Over the first half of 2023, gold prices increased 5.4 per cent (USD terms), closing June at US$1,912 per ounce (AU$2,882).
Gold outperformed other key asset classes with the exception of global equities, which rallied 23 per cent (AUD adjusted) over the 2022–23 financial year.
The surge in gold prices was driven by a slowdown in monetary policy tightening cycles and fears of a harder landing from inflationary heights — sparked by banking stress in the US and Europe.
According to the World Gold Council’s mid-year outlook, the gold rally could persist if recession fears materialise.
“If the recession risk increases, gold investment could see greater upside,” the report noted.
Observers, including the Federal Reserve, have flagged risks of a looming credit crunch, which could trigger a rise in debt defaults as borrowers feel the full effects of aggressive monetary policy tightening.
“Historically, such periods have resulted in higher volatility, significant stock market pullbacks, and an overall appetite for high-quality, liquid assets such as gold,” the World Gold Council added.
Gold prices surged to near-record highs during the global financial crisis, hitting a peak of US$2,009 (AU$3,030) per ounce, before rallying again to a peak of US$2,036 (AU$3,069) per ounce during the COVID-19 pandemic-induced downturn.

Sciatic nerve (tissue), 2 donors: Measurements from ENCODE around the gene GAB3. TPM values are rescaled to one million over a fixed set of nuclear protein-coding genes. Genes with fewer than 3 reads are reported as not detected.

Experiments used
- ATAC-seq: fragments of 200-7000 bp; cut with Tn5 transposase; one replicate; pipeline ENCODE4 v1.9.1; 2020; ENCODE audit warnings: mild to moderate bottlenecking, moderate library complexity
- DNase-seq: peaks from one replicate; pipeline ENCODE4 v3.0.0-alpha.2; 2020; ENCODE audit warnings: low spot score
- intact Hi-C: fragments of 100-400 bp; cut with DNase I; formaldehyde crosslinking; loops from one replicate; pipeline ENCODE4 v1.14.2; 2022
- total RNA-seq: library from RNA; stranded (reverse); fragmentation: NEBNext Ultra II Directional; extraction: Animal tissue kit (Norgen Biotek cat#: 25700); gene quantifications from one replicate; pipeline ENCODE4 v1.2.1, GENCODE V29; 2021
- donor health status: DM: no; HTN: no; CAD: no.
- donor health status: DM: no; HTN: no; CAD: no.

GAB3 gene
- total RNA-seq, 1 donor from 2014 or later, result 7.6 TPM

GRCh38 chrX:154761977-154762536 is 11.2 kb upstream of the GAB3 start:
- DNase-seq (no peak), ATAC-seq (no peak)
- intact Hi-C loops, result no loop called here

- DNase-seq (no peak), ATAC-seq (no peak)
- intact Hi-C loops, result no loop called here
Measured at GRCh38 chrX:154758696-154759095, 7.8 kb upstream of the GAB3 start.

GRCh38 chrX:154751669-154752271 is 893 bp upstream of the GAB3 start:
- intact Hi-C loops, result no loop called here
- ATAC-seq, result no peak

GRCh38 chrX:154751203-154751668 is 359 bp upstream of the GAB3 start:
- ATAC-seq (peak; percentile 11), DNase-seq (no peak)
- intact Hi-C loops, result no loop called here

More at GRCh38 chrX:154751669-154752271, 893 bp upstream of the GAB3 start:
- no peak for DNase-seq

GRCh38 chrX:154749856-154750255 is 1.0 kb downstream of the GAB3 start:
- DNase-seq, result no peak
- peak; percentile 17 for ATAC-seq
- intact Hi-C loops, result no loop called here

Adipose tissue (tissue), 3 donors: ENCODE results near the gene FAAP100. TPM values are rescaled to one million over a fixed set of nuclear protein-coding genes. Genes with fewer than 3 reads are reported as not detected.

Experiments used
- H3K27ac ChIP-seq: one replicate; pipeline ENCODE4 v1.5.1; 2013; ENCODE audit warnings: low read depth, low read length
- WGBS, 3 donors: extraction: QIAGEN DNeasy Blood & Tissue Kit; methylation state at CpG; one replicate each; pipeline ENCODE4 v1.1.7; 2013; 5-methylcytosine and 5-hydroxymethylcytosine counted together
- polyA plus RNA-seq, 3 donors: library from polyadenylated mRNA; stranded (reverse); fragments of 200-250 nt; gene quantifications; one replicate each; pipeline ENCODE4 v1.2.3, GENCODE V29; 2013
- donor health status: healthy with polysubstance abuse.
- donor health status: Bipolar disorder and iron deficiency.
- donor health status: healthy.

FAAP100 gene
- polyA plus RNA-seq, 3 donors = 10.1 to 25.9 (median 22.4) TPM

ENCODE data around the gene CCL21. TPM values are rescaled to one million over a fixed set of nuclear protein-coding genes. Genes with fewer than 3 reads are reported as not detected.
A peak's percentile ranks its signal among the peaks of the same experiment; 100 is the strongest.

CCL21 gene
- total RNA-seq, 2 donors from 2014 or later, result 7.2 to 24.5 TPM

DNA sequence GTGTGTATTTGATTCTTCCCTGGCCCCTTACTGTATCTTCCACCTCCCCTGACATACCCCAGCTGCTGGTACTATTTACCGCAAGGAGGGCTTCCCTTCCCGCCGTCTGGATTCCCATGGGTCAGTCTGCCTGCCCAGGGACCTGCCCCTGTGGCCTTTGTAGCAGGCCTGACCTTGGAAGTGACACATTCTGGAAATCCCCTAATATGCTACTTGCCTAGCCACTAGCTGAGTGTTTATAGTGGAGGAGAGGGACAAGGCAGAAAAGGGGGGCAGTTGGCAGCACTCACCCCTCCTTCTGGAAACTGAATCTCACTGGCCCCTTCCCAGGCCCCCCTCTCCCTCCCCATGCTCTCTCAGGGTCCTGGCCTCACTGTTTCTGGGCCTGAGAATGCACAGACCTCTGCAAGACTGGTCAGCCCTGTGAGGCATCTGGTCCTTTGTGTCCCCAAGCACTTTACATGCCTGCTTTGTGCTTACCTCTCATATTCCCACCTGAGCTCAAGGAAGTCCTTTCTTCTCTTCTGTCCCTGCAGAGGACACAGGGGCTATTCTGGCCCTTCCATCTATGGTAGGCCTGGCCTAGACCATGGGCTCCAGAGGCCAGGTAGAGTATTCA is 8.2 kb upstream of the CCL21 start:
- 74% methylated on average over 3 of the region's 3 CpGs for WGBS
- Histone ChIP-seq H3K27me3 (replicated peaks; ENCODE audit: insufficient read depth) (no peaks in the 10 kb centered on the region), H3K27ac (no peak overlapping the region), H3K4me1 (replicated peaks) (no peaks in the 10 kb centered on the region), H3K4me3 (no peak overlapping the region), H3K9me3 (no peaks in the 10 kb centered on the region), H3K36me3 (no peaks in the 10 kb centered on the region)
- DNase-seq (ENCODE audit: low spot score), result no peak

However, the World Gold Council’s base case is for a mild recession, resulting in relatively stable gold prices or a potential contraction.
“Should the expected mild US contraction materialise, the strong first half for gold is likely to give way to a more neutral H2,” the report stated.
“In this scenario, gold would draw support from a weaker US dollar and stable bond yields, although this would be met by downward pressure from cooling inflation.
“If history is a guide, monetary policy hold cycles tend to spell a higher-than-average monthly return for gold.”
However, if the world’s central banks extend their monetary policy tightening cycles, gold prices could face a steeper correction.
The achievement of a soft landing may also weaken gold prices as investors favour riskier asset classes.
But ultimately, the World Gold Council backed gold allocation as a hedge against continued macroeconomic uncertainty.
“Given the inherent uncertainty in predicting the global macroeconomic outcome, we believe that gold’s positive asymmetrical performance can be a valuable component to investors’ asset allocation toolkit,” the council concluded.
Investor behaviour in the gold markets suggests sentiment is skewed towards a macroeconomic scenario involving a correction in gold prices.
Global physically-backed gold ETFs reported net outflows in the last month of the 2022–23 financial year — breaking a three-month streak of positive inflows.
According to the World Gold Council, collective holdings of global gold ETFs dropped by 56 tonnes to 3,422 tonnes, while total assets under management (AUM) slipped 4 per cent to US$211 billion (AU$318 billion).
“The early June strong equity market performance in key markets likely shifted focus away from risk-off assets such as gold,” the report noted.
“And the majority of outflows occurred when the gold price dropped during the second half of the month amid hawkishness from major central banks in the face of obstinate inflationary pressure.”